The decisions about which departments to close were made more on practical than on scientific grounds, Nüsslein-Volhard says. The society has little room to maneuver, because the scientific members who head departments are guaranteed a job until retirement. Of the roughly 40 directors who plan to retire in the next 4 years, 12 will not be replaced. The Max Plank Institutes for Physics and for Quantum Optics in Munich will each lose a department, as will two in Heidelberg, the Institutes for Medical Research and for Nuclear Physics. The Institutes for Solid State Research and for Metals Research in Stuttgart will each lose a department. Five more departments will be closed at the Institutes for Neurological Research in Cologne, Radiation Chemistry in Mülheim an der Ruhr, Experimental Medicine in Göttingen, Radio Astronomy in Bonn, and Psycholinguistics in Nijmegen, the Netherlands. The Institute for Limnology's river research station in Schlitz, central Germany, will be closed when its current director retires in 2007.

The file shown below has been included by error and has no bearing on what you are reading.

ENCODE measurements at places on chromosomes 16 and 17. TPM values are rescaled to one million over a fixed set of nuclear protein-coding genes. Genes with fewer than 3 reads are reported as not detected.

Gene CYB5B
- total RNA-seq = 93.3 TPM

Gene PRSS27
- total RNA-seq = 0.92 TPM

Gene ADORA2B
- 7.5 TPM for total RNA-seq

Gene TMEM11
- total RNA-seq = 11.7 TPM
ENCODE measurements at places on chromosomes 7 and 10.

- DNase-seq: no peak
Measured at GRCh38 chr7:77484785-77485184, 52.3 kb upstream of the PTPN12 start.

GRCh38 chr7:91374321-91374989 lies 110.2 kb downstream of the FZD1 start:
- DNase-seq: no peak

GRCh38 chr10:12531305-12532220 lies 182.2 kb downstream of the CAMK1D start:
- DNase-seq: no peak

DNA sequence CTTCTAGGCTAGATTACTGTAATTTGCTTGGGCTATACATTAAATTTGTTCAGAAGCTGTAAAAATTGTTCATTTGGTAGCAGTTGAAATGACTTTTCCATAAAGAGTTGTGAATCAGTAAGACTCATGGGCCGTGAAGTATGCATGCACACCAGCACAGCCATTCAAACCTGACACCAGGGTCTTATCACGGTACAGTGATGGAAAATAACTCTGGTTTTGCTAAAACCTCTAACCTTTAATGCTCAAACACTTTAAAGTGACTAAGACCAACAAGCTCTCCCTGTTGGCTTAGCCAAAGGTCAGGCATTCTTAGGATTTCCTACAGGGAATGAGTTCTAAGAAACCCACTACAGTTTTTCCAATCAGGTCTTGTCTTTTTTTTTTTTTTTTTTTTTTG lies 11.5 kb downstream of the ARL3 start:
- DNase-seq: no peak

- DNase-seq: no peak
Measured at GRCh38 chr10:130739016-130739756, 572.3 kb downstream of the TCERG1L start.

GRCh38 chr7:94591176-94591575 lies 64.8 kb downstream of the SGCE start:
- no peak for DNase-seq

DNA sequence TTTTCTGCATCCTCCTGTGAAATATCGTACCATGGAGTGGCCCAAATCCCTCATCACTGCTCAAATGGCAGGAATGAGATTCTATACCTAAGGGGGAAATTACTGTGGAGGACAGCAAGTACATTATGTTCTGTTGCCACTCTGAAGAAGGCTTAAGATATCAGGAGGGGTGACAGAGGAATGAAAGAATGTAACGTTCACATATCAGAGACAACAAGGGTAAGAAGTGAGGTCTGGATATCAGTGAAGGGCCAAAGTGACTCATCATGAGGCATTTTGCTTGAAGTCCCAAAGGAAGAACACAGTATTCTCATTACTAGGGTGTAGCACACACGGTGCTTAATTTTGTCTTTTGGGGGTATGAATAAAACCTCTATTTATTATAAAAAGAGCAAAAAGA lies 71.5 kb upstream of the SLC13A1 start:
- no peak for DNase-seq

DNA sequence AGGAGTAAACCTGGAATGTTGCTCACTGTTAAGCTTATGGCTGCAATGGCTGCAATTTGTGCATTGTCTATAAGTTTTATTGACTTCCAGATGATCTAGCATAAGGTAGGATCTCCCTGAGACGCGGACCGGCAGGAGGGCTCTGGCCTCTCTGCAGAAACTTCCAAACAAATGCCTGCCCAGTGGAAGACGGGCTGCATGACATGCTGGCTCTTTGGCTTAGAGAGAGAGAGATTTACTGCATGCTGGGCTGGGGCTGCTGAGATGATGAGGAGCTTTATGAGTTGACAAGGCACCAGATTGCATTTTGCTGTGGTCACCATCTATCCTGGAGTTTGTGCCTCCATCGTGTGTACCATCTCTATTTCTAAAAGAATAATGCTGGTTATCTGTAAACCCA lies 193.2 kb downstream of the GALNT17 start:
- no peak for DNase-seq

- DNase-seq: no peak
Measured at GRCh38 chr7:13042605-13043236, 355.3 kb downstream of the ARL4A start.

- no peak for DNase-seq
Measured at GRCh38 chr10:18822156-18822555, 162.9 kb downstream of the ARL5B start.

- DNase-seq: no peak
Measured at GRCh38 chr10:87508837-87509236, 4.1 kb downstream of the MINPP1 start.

The nine new departments whose plans are being shelved include a new position planned at the Institute for Infection Biology in Berlin, which will be postponed until at least 2008, says Jäckle. At the Research Center for Ornithology in Radolfzell, he says, only two of the three planned director positions will be filled.